It’s not just cultural Mormonism. This same kind of thing rules in states with no significant religious majority. It is, as you state, a secular religiosity. And it is pervasive throughout our nation.

    I do agree, however, that most Utahns are quite comfortable with the big government approach. Many Mormons easily submit to the secular religion, thinking that it somehow dovetails with their church. Perhaps the read the record in the Book of Alma regarding the sacred nature of liberty far differently than I do. Or perhaps they don’t read that book at all.

  4. David says:

    It’s true that this is not limited to cultural Mormonism. I wonder if so many people subscribe to these ideas of secular morality because they don’t understand what liberty is, or if it’s because they actually prefer bondage so long as it wrapped in a warm and fuzzy moral lining.

  5. Jeremy says:

    Reach,

    You’re right…no Democrats voted against the child restraint bill. So what? I’ll start holding Utah’s Democrats accountable for their foolish paternalistic behavior when they have at least enough votes in either of our legislative bodies to even partially obstruct the process. Democrats are a complete non-factor in Utah politics right now. Republicans deserve full credit/blame for everything done in every legislative session.

    The “secular morality/secular religiosity” we’re talking about isn’t common in most other Rocky Mountain states. Look all around us in the states not as heavily influenced by cultural Mormonism and you’ll see vibrant political systems with real competition. My favorite example is Montana where they have a governor who is brilliant and willing to take hard political stands and argue them forcefully in a manner citizens of his state can’t help but respect. He’s a libertarian leaning Democrat. Colorado, Arizona and New Mexico are also great examples of open, competitive political systems that have far better ethical standards among elected officials than participants in our state’s single party system.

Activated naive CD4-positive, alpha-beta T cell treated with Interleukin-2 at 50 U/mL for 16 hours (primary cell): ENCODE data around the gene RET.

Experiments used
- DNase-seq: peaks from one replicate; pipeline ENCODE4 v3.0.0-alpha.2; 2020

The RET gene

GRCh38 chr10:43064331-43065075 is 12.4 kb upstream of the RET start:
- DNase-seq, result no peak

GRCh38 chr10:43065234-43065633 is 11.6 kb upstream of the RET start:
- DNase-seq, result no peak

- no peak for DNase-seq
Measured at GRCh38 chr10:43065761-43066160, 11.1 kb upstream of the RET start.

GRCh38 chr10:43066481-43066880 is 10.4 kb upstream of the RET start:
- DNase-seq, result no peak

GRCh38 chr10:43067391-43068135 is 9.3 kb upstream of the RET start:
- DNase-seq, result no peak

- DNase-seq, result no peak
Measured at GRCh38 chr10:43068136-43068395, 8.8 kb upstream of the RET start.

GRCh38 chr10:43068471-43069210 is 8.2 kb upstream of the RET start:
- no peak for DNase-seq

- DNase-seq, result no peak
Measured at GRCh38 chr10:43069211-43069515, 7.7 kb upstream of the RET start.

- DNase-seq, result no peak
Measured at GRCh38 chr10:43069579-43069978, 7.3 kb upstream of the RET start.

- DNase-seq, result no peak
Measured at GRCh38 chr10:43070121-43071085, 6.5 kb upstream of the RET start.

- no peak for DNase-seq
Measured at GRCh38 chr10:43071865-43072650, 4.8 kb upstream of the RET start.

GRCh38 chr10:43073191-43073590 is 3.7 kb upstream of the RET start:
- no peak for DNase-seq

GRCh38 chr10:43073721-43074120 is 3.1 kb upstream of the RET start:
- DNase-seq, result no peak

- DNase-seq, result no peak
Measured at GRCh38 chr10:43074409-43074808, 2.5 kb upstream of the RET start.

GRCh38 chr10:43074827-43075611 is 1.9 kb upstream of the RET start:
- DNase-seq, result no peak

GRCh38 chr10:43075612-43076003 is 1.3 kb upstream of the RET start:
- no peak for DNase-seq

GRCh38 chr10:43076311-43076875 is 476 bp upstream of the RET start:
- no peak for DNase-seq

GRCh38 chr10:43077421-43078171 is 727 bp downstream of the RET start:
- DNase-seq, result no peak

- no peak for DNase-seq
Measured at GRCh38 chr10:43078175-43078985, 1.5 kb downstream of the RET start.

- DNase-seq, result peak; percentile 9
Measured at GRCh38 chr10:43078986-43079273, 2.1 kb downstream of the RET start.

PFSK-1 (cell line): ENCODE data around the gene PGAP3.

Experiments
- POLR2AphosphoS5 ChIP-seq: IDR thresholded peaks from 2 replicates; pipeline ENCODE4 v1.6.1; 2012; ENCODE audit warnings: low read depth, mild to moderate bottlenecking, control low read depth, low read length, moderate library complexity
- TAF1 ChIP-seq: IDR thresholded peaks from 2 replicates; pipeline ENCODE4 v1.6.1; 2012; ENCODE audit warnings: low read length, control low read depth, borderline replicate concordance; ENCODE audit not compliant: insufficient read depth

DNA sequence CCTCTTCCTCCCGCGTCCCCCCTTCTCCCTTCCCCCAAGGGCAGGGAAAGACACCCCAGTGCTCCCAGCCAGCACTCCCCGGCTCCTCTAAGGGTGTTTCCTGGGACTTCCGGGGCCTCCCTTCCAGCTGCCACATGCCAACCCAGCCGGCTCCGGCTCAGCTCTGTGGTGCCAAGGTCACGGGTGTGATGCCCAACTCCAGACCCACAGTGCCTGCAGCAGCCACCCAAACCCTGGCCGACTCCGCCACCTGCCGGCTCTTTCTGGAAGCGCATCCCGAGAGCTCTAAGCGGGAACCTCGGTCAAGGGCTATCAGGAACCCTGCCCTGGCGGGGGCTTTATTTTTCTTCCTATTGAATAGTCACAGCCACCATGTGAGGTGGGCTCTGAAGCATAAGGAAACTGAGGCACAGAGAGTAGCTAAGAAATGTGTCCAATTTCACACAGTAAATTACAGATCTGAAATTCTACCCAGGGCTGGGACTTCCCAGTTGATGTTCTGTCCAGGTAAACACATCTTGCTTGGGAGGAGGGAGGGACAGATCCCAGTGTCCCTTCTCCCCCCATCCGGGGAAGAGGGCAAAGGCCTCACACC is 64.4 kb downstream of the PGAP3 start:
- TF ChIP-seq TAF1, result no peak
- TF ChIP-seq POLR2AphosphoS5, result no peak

Sorry, but it IS cultural Mormonism that holds Utah back…not the LDS church and not “secular religion” (is that even possible?). Until Utah’s LDS decide good government is more important than the false but prevalent cultural belief that Republicans are morally superior to Democrats we won’t see any improvement.

  6. David says:

    I used the term “secular religion” to indicate a social system that is guided by religious or moral positions but not tied to a specific religion. Here in Utah it is clearly cultural Mormonism because the LDS church is the dominant religion but the term is meant to be applicable whether the dominant religion is LDS or something else.

    If you want to see evidence of secular religiosity you should look to states that do not have overwhelming LDS populations, but that are more politically like us – Texas, Alabama, Misissippi, or South Carolina might be good places to start.

    While Democrats are a non-factor right now in Utah politics they can’t expect to gain the support of those who are interested in good government if they won’t even provide a voice of opposition. If we are looking for people who will oppose junk laws like the child restraint bill we are not likely to look to the democrats who voted unanimously for it. We would be more likely to look towards getting more of legislators like those few Republicans who did oppose it.

    The reality is that we won’t have much of a voice in the Republican party until there is a chance that the Democrats can compete politically. We need a two party system in the state.